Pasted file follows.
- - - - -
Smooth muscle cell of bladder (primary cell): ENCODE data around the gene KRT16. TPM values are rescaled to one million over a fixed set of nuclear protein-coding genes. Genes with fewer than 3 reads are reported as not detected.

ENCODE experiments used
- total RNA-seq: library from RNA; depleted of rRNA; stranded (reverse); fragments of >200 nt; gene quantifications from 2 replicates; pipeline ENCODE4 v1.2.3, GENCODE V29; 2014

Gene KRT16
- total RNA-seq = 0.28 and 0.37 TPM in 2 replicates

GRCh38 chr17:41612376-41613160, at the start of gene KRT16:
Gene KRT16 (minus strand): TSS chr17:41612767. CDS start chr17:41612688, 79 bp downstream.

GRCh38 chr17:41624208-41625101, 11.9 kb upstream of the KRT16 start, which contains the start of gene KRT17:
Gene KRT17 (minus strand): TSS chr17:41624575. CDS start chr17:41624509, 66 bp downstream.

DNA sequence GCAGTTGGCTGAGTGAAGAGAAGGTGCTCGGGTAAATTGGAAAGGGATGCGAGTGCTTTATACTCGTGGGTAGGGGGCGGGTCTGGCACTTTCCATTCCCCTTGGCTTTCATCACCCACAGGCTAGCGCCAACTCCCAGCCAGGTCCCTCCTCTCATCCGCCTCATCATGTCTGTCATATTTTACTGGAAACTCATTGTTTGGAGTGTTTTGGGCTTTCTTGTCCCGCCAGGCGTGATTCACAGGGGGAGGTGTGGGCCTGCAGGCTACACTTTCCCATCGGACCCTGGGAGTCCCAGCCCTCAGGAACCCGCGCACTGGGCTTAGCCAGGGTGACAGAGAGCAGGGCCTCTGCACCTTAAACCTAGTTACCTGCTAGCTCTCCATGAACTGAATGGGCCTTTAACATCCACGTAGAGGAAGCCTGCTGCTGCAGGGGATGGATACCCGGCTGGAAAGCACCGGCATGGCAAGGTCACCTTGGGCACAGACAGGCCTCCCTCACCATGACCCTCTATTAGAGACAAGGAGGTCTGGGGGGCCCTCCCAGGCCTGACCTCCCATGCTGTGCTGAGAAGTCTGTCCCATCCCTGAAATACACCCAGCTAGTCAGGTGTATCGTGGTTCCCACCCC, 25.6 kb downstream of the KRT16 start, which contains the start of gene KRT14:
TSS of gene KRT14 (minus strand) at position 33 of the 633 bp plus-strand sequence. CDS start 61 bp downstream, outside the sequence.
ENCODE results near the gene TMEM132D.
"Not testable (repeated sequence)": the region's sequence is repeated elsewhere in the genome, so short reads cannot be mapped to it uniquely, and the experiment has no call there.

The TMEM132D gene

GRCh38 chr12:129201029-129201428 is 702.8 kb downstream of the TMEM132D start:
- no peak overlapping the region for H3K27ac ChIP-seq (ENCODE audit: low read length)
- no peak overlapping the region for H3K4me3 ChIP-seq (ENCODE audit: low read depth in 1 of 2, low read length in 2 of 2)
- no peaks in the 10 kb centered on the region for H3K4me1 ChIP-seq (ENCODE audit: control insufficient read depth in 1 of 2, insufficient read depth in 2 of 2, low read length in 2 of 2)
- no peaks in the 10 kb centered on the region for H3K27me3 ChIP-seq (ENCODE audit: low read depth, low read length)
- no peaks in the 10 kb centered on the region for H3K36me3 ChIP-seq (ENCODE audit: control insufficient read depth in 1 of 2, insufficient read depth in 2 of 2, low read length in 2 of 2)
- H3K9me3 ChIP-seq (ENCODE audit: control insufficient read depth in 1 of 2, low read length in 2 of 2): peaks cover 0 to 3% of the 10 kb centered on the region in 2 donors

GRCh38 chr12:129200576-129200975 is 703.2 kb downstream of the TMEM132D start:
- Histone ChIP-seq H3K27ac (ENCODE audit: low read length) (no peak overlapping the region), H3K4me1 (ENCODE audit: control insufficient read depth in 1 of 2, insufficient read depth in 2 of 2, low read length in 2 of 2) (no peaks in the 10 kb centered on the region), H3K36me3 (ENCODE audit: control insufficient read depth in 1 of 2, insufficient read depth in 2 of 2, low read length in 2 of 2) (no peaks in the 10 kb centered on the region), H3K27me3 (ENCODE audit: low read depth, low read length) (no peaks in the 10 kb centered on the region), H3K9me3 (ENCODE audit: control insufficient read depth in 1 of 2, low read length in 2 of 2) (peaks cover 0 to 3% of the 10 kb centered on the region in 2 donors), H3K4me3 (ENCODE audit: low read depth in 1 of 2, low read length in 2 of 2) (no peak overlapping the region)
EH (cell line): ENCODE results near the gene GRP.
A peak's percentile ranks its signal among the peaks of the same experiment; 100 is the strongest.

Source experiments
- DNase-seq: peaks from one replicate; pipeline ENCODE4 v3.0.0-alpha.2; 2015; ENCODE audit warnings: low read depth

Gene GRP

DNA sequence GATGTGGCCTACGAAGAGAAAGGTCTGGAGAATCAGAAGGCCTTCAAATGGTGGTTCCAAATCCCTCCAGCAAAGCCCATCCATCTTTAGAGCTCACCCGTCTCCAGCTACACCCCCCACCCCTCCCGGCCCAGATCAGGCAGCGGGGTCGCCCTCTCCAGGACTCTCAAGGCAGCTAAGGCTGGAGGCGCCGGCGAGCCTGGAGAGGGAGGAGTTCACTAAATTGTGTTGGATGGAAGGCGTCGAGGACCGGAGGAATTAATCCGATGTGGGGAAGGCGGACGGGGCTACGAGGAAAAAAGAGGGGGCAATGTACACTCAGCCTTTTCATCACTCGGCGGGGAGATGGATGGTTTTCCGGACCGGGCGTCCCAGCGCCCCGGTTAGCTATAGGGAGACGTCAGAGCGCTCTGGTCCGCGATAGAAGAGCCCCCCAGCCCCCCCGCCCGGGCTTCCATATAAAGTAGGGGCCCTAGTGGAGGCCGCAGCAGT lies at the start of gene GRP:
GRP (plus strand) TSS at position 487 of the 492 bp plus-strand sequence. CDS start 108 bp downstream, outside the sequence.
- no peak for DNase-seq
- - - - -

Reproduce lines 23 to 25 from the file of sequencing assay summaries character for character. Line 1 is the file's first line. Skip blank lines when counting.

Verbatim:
- Histone ChIP-seq H3K27ac (ENCODE audit: low read length) (no peak overlapping the region), H3K4me1 (ENCODE audit: control insufficient read depth in 1 of 2, insufficient read depth in 2 of 2, low read length in 2 of 2) (no peaks in the 10 kb centered on the region), H3K36me3 (ENCODE audit: control insufficient read depth in 1 of 2, insufficient read depth in 2 of 2, low read length in 2 of 2) (no peaks in the 10 kb centered on the region), H3K27me3 (ENCODE audit: low read depth, low read length) (no peaks in the 10 kb centered on the region), H3K9me3 (ENCODE audit: control insufficient read depth in 1 of 2, low read length in 2 of 2) (peaks cover 0 to 3% of the 10 kb centered on the region in 2 donors), H3K4me3 (ENCODE audit: low read depth in 1 of 2, low read length in 2 of 2) (no peak overlapping the region)
EH (cell line): ENCODE results near the gene GRP.
A peak's percentile ranks its signal among the peaks of the same experiment; 100 is the strongest.